This foot friendly, cross strap shoe is another excellent alternative for an Edwardian Titanic shoe. It comes in many widths and additional colors. It is a design that would carry well into the early 1920s with the addition of the T-strap down the center.
While this era didn’t see too many flats worn outside the home, I couldn’t resist showing off these ones. The pretty silver, gold and rhinestone vamp design on soft purple velvet material is stunning. These are handcrafted in Italy with a price to match the quality. Next time I have $500 to spend, I’ll buy these. (Sold out.)
The picture of these in black don’t do justice to the design. The shape of the shoe is very “antique”, with the heel thin but otherwise perfectly carved into the standard boot heel shape on the Victorian-Edwardian era. I would suggest adding a rhinestone brooch or clip to the top for some extra sparkle. Available in black, blue and teal blue.
Since writing this article over a year ago, many of these shoes are now sold out; however, I have added even more Titanic inspired shoes for sale here:
How to Make a Pair of Titanic Shoes
With a few craft supplies and a pair of plain pumps or mules, you can make a pair of Titanic style shoes.
1. Locate a pair of plaid colored, low-heeled pumps or mules with a fabric finish like velvet, silk, satin or cotton. Suede or micro-suede can work well, too. Leather will be OK if you don’t have anything else, but avoid patent leather (shiny stuff). The color should match your dress. Use black or white, if that’s not possible.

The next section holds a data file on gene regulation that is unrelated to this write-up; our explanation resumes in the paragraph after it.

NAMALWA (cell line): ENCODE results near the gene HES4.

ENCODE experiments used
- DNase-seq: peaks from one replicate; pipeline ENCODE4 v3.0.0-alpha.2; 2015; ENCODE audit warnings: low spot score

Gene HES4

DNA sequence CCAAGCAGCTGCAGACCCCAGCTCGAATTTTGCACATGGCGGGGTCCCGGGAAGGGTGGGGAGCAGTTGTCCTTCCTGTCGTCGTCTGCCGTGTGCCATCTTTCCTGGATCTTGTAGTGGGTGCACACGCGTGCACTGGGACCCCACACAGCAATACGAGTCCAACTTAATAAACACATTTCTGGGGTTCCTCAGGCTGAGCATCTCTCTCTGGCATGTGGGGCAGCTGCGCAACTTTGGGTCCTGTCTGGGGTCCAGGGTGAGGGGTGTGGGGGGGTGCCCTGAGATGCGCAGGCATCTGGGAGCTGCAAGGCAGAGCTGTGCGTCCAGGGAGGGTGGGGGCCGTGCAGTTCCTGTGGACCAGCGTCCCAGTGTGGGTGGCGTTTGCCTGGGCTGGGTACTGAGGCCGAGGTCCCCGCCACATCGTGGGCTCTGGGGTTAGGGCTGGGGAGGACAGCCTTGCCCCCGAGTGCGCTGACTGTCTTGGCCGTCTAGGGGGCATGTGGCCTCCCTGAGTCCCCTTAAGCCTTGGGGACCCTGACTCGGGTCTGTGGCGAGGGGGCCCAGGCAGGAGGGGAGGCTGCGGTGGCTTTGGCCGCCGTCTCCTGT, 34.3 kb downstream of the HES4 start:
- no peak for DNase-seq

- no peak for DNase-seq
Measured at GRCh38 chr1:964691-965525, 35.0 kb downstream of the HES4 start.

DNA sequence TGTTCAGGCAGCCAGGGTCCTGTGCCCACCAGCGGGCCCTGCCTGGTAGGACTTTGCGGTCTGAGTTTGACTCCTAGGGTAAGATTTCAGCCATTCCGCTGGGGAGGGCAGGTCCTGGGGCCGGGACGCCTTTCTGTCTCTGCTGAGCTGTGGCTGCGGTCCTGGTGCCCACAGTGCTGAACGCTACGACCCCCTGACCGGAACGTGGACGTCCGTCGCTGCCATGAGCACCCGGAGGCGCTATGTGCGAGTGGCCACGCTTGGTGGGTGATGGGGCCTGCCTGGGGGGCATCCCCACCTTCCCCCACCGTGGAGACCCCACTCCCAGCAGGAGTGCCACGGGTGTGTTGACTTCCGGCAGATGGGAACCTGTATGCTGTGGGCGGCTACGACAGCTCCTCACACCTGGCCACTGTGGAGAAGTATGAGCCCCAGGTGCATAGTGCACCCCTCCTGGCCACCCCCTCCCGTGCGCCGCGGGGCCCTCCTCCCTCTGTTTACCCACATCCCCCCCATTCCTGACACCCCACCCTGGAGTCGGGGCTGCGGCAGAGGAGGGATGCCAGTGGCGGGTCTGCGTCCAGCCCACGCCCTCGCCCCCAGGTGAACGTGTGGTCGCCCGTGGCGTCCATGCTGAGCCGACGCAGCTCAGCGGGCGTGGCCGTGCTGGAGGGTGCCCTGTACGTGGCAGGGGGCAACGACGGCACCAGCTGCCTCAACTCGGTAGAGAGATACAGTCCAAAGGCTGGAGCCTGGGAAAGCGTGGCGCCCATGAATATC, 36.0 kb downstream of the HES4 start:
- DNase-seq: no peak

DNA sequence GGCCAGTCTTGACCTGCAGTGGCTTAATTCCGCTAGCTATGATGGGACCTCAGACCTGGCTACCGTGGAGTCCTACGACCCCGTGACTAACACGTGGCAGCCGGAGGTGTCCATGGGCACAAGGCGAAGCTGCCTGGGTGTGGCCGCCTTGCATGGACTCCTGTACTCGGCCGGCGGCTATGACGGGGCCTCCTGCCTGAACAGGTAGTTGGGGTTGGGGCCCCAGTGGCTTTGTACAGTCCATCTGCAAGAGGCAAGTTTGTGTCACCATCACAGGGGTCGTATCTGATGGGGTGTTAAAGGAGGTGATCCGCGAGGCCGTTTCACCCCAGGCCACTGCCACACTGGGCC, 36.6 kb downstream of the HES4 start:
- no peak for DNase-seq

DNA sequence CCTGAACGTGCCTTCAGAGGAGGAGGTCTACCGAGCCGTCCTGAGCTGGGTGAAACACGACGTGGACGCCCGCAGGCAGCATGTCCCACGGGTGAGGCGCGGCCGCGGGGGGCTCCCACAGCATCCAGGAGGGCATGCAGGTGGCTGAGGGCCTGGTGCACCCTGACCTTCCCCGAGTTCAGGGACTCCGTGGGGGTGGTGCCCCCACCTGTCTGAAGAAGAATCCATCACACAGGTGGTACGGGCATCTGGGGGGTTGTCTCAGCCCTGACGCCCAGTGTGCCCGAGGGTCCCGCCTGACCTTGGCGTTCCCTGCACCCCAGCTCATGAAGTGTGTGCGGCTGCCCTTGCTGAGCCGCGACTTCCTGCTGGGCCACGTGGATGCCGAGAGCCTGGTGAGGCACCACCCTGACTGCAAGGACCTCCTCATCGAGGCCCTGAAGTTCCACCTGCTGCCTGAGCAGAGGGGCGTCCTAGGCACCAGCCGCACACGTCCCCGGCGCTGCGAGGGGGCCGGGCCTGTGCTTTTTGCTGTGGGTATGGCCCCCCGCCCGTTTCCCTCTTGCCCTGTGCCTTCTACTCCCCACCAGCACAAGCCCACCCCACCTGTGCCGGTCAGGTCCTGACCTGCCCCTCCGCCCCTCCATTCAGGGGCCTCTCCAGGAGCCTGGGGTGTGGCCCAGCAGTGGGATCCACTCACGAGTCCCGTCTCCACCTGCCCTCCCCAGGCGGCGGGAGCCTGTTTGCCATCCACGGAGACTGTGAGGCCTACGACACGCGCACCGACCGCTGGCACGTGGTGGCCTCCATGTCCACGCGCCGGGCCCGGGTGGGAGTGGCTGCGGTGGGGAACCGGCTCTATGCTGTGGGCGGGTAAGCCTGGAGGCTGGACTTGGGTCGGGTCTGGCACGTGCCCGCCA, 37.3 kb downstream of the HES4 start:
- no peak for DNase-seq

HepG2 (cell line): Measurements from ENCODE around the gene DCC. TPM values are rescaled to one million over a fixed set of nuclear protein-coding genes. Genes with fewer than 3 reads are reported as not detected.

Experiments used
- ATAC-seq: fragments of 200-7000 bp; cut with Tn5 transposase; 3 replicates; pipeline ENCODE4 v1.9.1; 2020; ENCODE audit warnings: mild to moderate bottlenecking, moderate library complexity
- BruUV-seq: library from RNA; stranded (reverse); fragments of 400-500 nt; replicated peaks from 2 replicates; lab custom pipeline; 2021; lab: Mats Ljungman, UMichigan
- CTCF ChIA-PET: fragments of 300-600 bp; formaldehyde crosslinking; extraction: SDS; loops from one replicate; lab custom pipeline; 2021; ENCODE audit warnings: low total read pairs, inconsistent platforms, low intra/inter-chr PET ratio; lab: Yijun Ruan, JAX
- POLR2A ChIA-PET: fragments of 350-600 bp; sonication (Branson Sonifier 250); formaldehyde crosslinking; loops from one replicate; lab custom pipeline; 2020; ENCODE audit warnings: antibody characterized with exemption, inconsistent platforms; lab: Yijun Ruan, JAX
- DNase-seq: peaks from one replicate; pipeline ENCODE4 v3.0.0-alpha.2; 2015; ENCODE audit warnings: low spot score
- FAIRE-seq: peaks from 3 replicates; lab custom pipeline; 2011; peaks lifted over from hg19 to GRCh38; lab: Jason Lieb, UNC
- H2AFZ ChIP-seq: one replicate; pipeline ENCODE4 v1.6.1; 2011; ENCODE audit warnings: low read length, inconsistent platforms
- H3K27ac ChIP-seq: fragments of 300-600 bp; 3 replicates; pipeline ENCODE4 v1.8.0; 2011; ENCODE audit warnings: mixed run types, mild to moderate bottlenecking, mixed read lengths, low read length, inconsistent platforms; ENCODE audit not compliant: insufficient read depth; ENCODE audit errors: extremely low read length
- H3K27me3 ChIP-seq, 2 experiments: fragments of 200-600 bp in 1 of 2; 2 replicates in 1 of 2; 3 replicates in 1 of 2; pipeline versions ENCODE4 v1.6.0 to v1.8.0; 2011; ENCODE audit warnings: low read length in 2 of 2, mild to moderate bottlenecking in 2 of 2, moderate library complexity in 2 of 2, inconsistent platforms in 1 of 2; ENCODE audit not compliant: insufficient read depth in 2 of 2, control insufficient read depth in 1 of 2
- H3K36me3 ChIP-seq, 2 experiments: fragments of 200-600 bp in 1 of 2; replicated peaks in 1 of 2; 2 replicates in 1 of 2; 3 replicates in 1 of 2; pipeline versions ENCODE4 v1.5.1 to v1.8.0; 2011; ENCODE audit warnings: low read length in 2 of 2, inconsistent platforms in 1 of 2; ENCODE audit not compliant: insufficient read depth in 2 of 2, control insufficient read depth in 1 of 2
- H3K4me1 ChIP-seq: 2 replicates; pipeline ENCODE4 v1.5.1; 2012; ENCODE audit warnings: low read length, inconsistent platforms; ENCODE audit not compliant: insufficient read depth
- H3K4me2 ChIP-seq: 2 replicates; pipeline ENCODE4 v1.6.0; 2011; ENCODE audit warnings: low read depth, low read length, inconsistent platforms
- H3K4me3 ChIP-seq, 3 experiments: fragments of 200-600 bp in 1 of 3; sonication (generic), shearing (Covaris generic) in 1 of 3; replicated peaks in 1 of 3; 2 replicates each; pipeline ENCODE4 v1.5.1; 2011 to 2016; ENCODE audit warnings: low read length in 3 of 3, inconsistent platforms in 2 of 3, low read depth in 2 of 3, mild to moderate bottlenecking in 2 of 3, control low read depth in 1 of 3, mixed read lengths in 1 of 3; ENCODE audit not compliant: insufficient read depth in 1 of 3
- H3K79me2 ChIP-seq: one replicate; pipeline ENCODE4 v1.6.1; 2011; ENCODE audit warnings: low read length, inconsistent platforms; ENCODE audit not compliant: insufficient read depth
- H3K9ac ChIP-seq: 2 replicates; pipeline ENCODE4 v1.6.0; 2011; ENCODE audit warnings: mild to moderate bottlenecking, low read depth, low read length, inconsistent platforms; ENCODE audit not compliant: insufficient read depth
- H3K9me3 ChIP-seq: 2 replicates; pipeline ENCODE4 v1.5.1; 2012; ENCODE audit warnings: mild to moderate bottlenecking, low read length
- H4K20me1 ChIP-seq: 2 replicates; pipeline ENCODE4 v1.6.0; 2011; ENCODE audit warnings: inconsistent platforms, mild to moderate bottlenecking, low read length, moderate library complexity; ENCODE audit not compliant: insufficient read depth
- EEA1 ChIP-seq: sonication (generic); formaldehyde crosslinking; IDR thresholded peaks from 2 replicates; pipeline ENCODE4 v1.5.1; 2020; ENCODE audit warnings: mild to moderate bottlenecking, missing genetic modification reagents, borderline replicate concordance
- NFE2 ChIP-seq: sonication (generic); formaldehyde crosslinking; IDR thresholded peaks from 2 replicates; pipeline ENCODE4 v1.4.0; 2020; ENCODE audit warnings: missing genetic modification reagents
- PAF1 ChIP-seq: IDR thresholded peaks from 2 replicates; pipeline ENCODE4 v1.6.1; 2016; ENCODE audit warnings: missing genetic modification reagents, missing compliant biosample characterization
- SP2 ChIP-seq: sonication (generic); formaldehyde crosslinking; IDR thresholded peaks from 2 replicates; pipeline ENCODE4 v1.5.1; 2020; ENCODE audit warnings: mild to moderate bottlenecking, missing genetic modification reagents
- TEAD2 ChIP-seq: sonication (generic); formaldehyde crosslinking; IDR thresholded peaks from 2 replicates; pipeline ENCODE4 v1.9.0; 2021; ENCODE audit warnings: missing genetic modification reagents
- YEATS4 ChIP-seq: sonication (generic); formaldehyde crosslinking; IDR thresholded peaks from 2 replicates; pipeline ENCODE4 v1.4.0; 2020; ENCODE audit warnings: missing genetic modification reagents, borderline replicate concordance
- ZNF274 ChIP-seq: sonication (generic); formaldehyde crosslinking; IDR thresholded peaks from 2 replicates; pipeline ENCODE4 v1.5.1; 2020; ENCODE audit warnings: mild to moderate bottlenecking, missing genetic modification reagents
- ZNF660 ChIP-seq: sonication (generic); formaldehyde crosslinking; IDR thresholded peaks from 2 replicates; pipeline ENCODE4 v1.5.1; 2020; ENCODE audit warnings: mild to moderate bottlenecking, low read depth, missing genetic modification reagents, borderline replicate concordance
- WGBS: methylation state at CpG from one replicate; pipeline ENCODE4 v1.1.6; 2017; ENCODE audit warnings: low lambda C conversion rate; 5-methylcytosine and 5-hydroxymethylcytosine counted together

2. Find some applique or thick lace trim at your local fabric or craft store. You can even use beaded trim instead of a solid applique. The trim should match your shoes. If it’s a white trim made of cotton or other natural fiber, you can also die it with fabric dye. Man-made material won’t die. You can, however, use fabric paint to change the color.
TJ Formal carries a line of Coloriffics stick-on applique for shoes that would be perfect for this project. They also make rhinestone clips for decorating the tops of shoes.
3. Glue or sew on the applique to the top toe of the shoe in a triangle shape with the point pointing towards the tip. For mules, you can wrap the whole shoe in applique if you wish.
4. Add more beads, rhinestone or jewels for more sparkle.
5. That’s it. You’re done. It’s a very easy project and the results are amazing.
www.bustledress.com This site has some good examples of beaded Titanic era shoes.
www.pinterest.com has pictures of antique Edwardian shoes for more inspiration.
Here are the shoes I made. I started with black Astoria Shoes from American-Duchess and added peel and stick on rhinestone stickers over the toe, heel and edges. The stickers I found were made by Recollections in the scrapbooking section of Michael’s craft store. I love that these are just stickers, so they are temporary. I can decorate these shoes over and over again to coordinate with my dress.
So now you know about the various first class styles of Edwardian Titanic shoes and how to make a pair or buy new shoes with the correct style. For more history and examples of Edwardian Titanic shoes, visit ng.shoe-icons.com/museum.
I’d love to know what Titanic shoe style you love best. Leave a comment below.